By Ben Fowlkes
December 02, 2011

LAS VEGAS -- I'll admit it: it's strange to see Jason "Mayhem" Miller this calm. Unsettling, even. As he leans back on the plush sofa in his suite at the Palms, patiently explaining how he finally feels like a mature, responsible individual -- "I'm like a real adult now, which is weird," he says -- I can't help but wonder if this is some elaborate practical joke.

Any minute now, I feel certain that he'll go back into "Mayhem" mode. Just when I've bought this whole psychologically stable act, he'll burst into that maniacal laugh of his and jump up on the coffee table.

But not this time. Not for this fight.

As Miller explains it, the training camp to prepare for his fight with Michael Bisping on the The Ultimate Fighter 14 Finale show this Saturday night taught him some important things about himself.

"I climbed to the top of a mountain and a wise old Asian man told me, 'Don't go with the anger, go with the music,'" he says. "So that's what I'm going to do. I'm not going to fight this man angry."

And, okay, under further questioning Miller admits that the mountain was actually a California Pizza Kitchen and the wise old Asian man was actually his girlfriend's father, but hey, an epiphany is an epiphany.

He and Bisping may have traded their barbs as coaches of the UFC's long-running reality show, but Miller is not going to let himself go crazy once the cage door swings shut, he says. That's because "Mayhem" Miller is all grown up now, as hard as that is to imagine.

"I've lived a lot of different lives," he says. "I had that weirdo era where I fought in the UFC [the first time] and I was fighting [Georges St-Pierre] and was trying to make 170 [pounds]. Then I had a crazy Hawaiian era, where there were distractions and drama and every problem a human being can have. But now I'm in the best place I've ever been in my life."

Even Miller isn't totally sure what he attributes the change to, though, of course, his mustache has to be mentioned. He started growing it partly because of the Movember cancer-awareness campaign, but also partly because it gave his training partners a laugh. And though he plans to shave it for the fight, it's gotten to be a pretty decent 'stache that lends him a vague sense of authority.

"I even had a kid at the video game store call me 'sir'," he says. "I was like, what? Oh right, the mustache."

But even after he shaves it, he says, the old "Mayhem" who dove on nightclub tables and got into brawls on live network TV will still be a thing of the past. That might be just in the nick of time, too, since he's finally getting another crack at the UFC, and this time it might be his last.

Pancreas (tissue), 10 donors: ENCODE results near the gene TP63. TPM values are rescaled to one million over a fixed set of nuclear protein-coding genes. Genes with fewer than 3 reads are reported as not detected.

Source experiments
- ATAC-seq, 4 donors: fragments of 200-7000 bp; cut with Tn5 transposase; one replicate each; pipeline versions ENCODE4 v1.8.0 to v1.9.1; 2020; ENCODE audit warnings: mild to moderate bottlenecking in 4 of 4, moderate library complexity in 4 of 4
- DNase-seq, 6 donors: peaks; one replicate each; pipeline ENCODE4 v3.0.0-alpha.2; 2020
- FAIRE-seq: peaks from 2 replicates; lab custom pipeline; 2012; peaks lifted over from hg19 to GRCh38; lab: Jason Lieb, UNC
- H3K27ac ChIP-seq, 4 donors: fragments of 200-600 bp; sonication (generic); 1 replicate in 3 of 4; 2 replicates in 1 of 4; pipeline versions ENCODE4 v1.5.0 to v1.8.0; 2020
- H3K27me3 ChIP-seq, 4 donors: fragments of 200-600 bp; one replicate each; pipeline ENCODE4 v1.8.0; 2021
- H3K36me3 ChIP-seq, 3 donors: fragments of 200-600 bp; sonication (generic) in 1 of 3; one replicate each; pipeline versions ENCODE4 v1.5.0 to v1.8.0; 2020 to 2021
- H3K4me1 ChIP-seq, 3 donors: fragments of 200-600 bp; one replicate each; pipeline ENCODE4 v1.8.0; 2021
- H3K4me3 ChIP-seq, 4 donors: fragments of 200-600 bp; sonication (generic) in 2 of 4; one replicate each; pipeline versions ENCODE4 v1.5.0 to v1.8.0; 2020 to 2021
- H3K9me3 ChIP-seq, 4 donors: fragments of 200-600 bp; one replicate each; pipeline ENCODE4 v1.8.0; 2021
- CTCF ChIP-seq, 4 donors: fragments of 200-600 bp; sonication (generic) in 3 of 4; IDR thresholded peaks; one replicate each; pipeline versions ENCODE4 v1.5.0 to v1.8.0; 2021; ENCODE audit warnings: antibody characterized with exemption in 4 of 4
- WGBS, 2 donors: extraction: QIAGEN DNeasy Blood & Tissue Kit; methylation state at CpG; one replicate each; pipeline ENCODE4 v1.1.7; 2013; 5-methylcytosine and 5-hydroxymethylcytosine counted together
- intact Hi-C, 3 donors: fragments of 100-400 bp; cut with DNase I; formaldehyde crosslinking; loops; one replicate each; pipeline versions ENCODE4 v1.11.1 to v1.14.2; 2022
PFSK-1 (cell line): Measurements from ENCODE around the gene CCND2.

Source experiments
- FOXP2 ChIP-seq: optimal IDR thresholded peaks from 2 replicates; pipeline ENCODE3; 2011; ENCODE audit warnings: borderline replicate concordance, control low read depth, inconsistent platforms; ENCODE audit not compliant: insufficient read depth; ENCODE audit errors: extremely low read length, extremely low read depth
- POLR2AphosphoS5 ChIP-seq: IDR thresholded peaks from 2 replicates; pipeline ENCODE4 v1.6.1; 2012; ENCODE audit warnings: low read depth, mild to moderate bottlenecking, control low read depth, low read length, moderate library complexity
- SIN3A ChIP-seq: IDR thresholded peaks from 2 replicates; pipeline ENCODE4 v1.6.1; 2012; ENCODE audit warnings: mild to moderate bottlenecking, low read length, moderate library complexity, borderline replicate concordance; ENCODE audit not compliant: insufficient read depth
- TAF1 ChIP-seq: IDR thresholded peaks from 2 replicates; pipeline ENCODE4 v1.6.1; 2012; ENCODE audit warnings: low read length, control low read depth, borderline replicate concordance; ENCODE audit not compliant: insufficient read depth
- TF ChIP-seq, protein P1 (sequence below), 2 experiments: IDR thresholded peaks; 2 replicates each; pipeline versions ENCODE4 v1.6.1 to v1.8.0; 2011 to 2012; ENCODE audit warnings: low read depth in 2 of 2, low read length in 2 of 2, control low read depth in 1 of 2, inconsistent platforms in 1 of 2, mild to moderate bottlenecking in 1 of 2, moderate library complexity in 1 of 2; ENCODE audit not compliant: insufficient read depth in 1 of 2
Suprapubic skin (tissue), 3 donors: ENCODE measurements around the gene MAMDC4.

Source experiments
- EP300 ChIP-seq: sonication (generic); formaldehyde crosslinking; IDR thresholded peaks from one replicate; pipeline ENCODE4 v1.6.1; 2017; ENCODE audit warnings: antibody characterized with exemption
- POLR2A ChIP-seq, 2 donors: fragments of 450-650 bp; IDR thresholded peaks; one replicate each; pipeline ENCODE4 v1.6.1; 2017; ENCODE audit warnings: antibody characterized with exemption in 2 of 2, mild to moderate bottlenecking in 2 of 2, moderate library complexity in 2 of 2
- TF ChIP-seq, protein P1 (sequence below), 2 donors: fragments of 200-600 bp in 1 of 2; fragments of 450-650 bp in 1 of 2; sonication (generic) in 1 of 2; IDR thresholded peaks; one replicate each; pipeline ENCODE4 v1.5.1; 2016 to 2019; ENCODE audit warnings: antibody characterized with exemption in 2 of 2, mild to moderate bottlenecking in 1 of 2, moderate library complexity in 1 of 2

Miller is nearly 31 years old now, after all. He's had more than 30 fights and put more than a decade into crafting this career for himself. Along the way, he admits, he's lived "a pretty chaotic life," but he might have picked the best time to settle it down. A win over Bisping would vault him up the middleweight ranks and provide a promising start to this UFC stay.

What about the fact that Miller is getting this chance now, after more than a year without a fight while Strikeforce kept him on the sidelines? That's not a problem, he insists. In fact, it might even help him. Not only did that bit of career adversity give him a chance to think and reflect, it also let him get back to the gym for some needed changes.

"I've had a lot of time to work on various aspects of my game and kind of fix some things that were wrong with me," he says. "But man, I've been in the cage so many times. I'm not going to forget how to fight."

As for Bisping, Miller is willing to admit that, even though he gets a bad rap from American fans, he's an okay guy for the most part, "though he did steal that decision from the deaf kid that one time."

Still, Miller didn't go through all this just to show up on Saturday night and lose on Spike TV, he says. The highs and the lows he's gone through, the misspent youth that threatened to leave him fighting in second-tier promotions for good, all that might have been the perfect preparation for this moment. Now, not only is he experienced enough to make something out of his second chance, he's also mature enough to appreciate it for what it is.

"The rollercoaster of my life has been an exciting one. I've been through dips and boring stretches and loopty-loops, but now is a tremendously exciting time. Now I'm actually an adult."

And yeah, that's going to take some getting used to. Maybe even more so for us than for him.

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